Last month, I got a great assignment to share the story of an Iowa couple, their son Aidan and his twin sister, the little warrior, Princess Ava. Ava was born with hypoplastic left heart syndrome and her story (as well as that of the family) is remarkable. I'm including my story on the original story below (Thanks, too, to chief ITL editor, Hoyt, for all of his tweaks to my copy).

The article really touched the hearts of our employees and became one of the most widely read and commented stories on the "In The Loop" blog. I'm gosh darn proud of that fact, but I have to fess up that part of the reason people were drawn into the story was because this photo (below) was on our intranet home page. Who would NOT be taken in by these two sweet faces? 

Photo courtesy of Christina DeShaw

Thanks to Ava and Aidan's parents, Brad and Christina, for allowing us to share their story. And thanks to Ava and Aidan for being so gosh darn cute. 

Princess Ava of Des Moines
Earlier this month, Brad Weitl and Christina DeShaw of Clive, Iowa, brought their twins, Ava and Aidan, home for the first time. It's a traditional rite of parenthood. But for this family, it was a long time coming.

As a story by Iowa Public Radio tells us, the couple learned last January, at 18 weeks of pregnancy, that one of their twins had hypoplastic left heart syndrome, a condition that causes the left side of the heart to be severely underdeveloped. That was Ava's heart. Aidan's was just fine.

After the diagnosis, DeShaw spent time learning about the condition. "In doing the research," she says, "I knew we had to find her the best possible care." She and Weitl contacted Ben Eidem, M.D., a Mayo Clinic pediatric cardiologist, who helped explain the complexity of surgeries that lay ahead of them. He also explained that in some cases of hypoplastic left heart syndrome, doctors can intervene before birth, but that it's not an option with twins. After "several consultations at a number of facilities," DeShaw and Weitl decided to have their twins delivered by C-section at Mayo Clinic.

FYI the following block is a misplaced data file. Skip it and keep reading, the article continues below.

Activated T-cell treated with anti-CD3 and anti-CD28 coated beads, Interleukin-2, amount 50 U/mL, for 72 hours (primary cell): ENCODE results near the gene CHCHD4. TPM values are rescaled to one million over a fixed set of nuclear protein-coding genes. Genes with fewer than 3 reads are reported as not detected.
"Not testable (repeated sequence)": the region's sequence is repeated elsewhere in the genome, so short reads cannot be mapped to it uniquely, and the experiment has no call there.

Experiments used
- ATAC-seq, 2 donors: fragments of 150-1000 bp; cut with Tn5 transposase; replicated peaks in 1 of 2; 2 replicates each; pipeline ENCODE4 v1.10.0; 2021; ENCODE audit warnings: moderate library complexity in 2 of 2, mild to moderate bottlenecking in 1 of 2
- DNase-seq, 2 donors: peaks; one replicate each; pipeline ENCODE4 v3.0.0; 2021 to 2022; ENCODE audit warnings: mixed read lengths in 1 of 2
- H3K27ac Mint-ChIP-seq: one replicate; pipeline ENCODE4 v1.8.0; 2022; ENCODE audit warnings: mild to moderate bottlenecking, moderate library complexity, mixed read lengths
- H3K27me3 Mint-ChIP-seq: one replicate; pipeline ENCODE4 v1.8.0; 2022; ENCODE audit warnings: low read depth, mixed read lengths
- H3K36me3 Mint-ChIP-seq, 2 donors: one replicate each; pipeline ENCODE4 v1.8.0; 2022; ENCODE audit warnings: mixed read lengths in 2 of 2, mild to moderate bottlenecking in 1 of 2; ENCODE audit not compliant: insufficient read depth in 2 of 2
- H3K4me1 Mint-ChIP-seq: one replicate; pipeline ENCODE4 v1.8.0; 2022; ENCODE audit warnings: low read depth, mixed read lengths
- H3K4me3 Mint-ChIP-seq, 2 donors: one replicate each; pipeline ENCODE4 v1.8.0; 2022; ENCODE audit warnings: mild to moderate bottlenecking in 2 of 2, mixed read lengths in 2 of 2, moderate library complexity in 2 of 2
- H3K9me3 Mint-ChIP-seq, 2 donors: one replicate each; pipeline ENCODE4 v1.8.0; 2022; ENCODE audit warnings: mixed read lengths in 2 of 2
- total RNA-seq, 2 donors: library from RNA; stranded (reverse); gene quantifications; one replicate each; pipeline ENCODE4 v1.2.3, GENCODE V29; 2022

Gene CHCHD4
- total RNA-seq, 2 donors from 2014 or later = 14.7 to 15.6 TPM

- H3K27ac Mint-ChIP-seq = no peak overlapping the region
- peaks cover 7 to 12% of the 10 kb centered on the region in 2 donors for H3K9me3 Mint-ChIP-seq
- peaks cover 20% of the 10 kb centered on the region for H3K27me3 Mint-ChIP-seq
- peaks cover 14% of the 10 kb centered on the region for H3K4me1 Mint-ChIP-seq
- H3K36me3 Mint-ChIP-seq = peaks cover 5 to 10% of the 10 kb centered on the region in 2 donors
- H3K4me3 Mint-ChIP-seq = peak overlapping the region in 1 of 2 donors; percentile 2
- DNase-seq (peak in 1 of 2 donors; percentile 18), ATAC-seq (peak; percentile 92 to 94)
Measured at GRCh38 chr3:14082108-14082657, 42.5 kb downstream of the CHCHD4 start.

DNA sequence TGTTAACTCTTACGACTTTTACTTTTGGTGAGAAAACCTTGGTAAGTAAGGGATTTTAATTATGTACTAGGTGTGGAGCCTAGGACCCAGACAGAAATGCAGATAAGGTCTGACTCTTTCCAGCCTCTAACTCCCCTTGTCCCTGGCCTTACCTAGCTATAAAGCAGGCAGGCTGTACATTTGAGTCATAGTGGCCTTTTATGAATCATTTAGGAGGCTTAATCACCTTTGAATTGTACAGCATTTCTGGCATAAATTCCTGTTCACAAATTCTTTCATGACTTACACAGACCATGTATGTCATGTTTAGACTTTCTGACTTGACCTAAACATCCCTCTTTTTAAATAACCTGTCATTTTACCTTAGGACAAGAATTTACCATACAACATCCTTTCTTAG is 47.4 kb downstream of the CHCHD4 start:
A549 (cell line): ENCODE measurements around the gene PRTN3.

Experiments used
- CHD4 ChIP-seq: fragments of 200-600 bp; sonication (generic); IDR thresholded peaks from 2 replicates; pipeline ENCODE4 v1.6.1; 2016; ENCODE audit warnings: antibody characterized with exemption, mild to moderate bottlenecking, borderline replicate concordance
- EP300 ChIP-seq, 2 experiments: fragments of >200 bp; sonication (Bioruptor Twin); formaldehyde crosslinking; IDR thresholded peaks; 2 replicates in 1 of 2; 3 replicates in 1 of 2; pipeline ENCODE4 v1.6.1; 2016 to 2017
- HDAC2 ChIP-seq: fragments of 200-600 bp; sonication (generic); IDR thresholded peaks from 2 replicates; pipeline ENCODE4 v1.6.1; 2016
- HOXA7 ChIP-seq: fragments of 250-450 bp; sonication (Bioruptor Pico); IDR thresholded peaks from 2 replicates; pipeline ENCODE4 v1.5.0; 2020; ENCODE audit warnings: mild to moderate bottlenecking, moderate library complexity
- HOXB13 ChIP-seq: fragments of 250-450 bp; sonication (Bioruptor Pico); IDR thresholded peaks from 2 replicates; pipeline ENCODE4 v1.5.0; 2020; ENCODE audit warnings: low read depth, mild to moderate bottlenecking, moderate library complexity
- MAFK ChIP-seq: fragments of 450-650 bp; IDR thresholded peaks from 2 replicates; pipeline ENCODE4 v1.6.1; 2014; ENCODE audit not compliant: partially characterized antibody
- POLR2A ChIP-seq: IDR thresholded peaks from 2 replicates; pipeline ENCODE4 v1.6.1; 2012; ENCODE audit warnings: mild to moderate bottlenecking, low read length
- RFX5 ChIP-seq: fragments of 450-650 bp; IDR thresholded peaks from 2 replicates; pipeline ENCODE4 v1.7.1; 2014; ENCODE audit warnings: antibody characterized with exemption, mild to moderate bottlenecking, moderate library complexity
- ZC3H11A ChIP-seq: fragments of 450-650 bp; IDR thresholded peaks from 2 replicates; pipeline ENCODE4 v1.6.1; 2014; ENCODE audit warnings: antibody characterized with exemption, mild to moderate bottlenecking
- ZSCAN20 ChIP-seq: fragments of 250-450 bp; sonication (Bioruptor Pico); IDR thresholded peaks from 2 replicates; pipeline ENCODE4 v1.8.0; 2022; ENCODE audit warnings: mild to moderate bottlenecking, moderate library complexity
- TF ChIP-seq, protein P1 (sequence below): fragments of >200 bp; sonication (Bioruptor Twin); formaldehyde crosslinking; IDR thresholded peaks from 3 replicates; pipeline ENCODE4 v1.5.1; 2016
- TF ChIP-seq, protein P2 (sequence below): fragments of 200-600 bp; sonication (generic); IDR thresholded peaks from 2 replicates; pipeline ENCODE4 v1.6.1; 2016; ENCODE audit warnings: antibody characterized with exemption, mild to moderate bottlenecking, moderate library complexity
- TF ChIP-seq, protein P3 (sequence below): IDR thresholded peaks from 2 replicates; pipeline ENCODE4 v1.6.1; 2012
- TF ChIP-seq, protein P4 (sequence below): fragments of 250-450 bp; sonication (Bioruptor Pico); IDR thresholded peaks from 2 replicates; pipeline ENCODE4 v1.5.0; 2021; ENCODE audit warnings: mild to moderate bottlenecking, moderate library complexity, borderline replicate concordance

A small army of staff ("probably 30 to 40 people") was ready to go on delivery day, including a surgical team led by pediatric cardiovascular surgeon Harold Burkhart, M.D. According to DeShaw's's blog, Ava Grace, Life with an Extraordinary Heart, the surgeons "began the full Norwood surgery on her within two hours of her birth, because her tissue was too thick for a cath procedure." It's a rare surgery, and one that "most children would not survive," says Dr. Burkhart. "So it worked out well," he (under)stated.

Christina DeShaw and Brad Weitl with Aidan and Ava. (Photos courtesy of Christina DeShaw.)
Although Ava's surgery was successful, the days to come would still include an array of monitors and medications. During her four months in the Neonatal ICU, brother Aidan was a regular visitor. And it was clear he had a special relationship with his sister. Weitl told Iowa Public Radio that Aidan would "go in there, and he'd skootch over and get his head against hers, or put his hand on her hand, or on her face. It was really unbelievable."

DeShaw expressed her gratitude for Ava's caregivers on her blog, writing, "We absolutely love the medical teams caring for our little girl. Not only are they extremely skilled in what they do, but they are also very compassionate, which has given us great comfort." That admiration was apparently mutual. We're told that during Ava's stay, one of her nurses nicknamed her "Princess Ava of Des Moines."